The final formation is a pattern with up to three rows of monsters, with up to three columns in total. This array is then placed right above your character board for ease of access (more on these character boards later), and you also put a treasure card face down in each row for your rewards. X denotes monsters below:
X ——X——X —treasure
A player will proceed to attack (unless caught off guard, then monsters attack first) until they have used all of their remaining action points, using Level 1 ability cards distributed at the start of the game. Unless they possess ranged attacks, they may only attack the front row. If a monster in the first row is defeated, the monster directly behind it fills the gap immediately. If you ever defeat an entire row (or if all monsters somehow flee or otherwise vacate a row) the treasure is immediately revealed to be picked up at a later time—perhaps even in the middle of the fight if you have enough Action Points (it is quite something when a sword with healing-on-hit drops in such a fashion, or even better when it drops on another players’ turn and they don’t have enough action points remaining to pick it up, meaning another player can move in and swipe it!)
If you have ranged attacks, depending on the ability card and character, you may also be able to attack monsters in the second and third rows.
Next, it is the monster’s turn to attack. All front row monsters have a chance to take a swipe at you now, as well as second and third row of monsters that posses ranged attacks. It is possible to end your turn without vanquishing all foes, and under such an instance the fight simply carries over to the next round.
Other players may at some point decide to help you out, or even entirely bypass the tile where your fight is happening since monsters are so exclusively focused on you.
If your companions chose to assist you in the fight, they may choose enemies to attack , though they attack the rear of the enemy formation relative to your own posture, representing their different positioning…Essentially, what is row 3 for you becomes row 1 for them.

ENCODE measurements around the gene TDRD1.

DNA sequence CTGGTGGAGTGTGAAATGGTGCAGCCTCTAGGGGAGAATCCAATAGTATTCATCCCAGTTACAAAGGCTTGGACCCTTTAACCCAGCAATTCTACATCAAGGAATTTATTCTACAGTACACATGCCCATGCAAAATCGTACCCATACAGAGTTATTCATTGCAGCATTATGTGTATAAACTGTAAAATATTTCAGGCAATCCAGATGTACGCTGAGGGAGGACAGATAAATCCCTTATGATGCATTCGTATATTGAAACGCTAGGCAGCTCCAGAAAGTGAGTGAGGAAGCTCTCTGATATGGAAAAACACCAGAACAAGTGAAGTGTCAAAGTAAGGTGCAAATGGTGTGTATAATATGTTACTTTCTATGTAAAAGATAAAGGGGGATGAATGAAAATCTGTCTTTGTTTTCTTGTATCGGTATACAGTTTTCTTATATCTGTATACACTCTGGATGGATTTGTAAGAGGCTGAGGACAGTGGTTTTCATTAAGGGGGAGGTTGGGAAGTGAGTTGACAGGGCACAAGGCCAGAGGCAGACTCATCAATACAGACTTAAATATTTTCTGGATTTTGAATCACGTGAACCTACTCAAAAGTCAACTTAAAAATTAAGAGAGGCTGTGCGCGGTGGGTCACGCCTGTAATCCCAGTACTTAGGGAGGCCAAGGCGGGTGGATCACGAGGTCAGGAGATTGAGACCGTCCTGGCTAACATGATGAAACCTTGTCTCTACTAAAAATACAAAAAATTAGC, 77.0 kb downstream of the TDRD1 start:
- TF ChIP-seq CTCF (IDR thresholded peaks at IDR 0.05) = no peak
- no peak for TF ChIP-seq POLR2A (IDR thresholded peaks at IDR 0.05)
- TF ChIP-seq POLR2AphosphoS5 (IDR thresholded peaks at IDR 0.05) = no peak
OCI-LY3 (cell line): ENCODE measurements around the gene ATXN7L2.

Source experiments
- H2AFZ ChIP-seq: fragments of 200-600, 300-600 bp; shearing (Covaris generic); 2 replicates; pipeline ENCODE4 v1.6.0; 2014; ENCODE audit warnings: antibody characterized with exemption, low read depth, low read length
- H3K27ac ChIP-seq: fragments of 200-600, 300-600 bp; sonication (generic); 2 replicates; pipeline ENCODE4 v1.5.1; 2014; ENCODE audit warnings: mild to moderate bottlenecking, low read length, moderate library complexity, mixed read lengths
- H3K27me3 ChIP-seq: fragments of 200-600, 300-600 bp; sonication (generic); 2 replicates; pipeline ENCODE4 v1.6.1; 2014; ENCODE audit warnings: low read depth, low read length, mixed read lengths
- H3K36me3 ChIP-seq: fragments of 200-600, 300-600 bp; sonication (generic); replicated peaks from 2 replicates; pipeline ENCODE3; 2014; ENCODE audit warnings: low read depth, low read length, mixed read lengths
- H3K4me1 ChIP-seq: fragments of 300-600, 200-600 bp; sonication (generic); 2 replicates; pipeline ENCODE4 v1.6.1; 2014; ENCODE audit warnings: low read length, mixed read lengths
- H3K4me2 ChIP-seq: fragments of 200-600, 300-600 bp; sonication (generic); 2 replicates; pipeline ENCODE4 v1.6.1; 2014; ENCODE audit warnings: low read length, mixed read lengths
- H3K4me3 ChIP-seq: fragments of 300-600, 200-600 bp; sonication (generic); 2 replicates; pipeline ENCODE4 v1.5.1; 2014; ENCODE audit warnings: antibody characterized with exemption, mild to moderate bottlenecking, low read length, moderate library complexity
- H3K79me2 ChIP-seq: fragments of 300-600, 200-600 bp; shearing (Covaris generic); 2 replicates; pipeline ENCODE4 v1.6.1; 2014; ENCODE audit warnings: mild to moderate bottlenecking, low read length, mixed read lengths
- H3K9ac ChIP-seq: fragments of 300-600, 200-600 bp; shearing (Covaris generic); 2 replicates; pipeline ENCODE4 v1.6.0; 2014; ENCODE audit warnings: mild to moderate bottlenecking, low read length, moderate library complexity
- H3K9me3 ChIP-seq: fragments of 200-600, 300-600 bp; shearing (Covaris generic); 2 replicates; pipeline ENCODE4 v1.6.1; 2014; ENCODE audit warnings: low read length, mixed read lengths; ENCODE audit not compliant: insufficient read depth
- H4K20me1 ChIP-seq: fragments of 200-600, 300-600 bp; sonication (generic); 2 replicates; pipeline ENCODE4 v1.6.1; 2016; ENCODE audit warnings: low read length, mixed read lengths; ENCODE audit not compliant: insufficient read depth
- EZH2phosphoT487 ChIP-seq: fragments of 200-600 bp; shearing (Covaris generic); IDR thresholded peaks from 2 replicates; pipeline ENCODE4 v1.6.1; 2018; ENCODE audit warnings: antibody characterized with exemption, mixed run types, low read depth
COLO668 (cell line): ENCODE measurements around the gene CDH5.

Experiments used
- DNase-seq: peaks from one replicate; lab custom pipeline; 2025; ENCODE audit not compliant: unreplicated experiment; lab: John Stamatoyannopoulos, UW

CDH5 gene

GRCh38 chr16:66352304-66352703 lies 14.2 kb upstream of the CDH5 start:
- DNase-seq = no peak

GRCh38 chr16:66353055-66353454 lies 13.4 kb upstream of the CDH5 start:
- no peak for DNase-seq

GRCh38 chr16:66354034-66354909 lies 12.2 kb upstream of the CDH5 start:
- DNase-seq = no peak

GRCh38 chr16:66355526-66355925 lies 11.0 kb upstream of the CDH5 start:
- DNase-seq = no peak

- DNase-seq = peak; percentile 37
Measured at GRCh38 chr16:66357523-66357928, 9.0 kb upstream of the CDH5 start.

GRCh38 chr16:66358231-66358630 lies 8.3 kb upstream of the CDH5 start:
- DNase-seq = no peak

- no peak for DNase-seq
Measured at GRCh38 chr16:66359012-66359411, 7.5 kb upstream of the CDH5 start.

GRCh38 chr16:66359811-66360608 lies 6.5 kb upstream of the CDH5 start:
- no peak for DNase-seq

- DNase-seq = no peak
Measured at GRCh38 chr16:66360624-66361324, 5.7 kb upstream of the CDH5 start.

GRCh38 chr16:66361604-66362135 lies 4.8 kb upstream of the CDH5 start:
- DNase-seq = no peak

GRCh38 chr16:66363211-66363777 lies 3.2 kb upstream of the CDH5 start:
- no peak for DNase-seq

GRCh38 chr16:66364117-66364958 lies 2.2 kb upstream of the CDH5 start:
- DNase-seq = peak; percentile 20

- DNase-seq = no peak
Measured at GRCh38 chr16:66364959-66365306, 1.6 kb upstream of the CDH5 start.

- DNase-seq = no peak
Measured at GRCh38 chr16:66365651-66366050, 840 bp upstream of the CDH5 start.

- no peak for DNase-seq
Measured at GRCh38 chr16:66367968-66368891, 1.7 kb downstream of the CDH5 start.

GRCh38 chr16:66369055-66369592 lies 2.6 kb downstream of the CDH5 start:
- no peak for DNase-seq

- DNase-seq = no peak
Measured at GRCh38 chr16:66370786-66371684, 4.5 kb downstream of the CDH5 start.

*****Player 2 *****
If they target and attack a monster, it is immediately drawn to their player board area and enters a new formation against them. It will also attack them immediately when it moves over to them, so thus it is possible for the same monster to attack multiple times in a round if multiple players gang up on it.
Whether or not you hit is dictated by a 1d20 roll that can be modified by a number of factors (either in your favor or not).
Damage is generally done by comparing player/enemy power levels to defense levels and applying consequent damage, also taking into consideration factors such as player/enemy elemental weaknesses, weapons, etc.
If things turn sour, players can generally escape for 2 action points, while at the same time triggering a free attack of opportunity from the front row’s strongest enemy. They then proceed to place their character standee on an adjacent dungeon tile. The enemies, however remain on the tile, and the enemy cards can be placed on a singular stack with one of two identifier tokens (depicting a letter such as “A”, “B”, etc), while the other matching letter is placed on the dungeon tile to show what exactly is awaiting should players chose to enter that space again. Absolutely brilliant.
The usual tropes of DnD are pretty much here in full force. These include:
In addition, there are also two Characters available in a cross-over expansion from The Stonebound Saga should you choose to buy these characters (Elle the prophet and Brahms the watchman).
Each character has unique stats and ability cards, with supplemental ability cards that become available as the characters level up (for a total of 8 cards once the characters hit a maximum level of 5).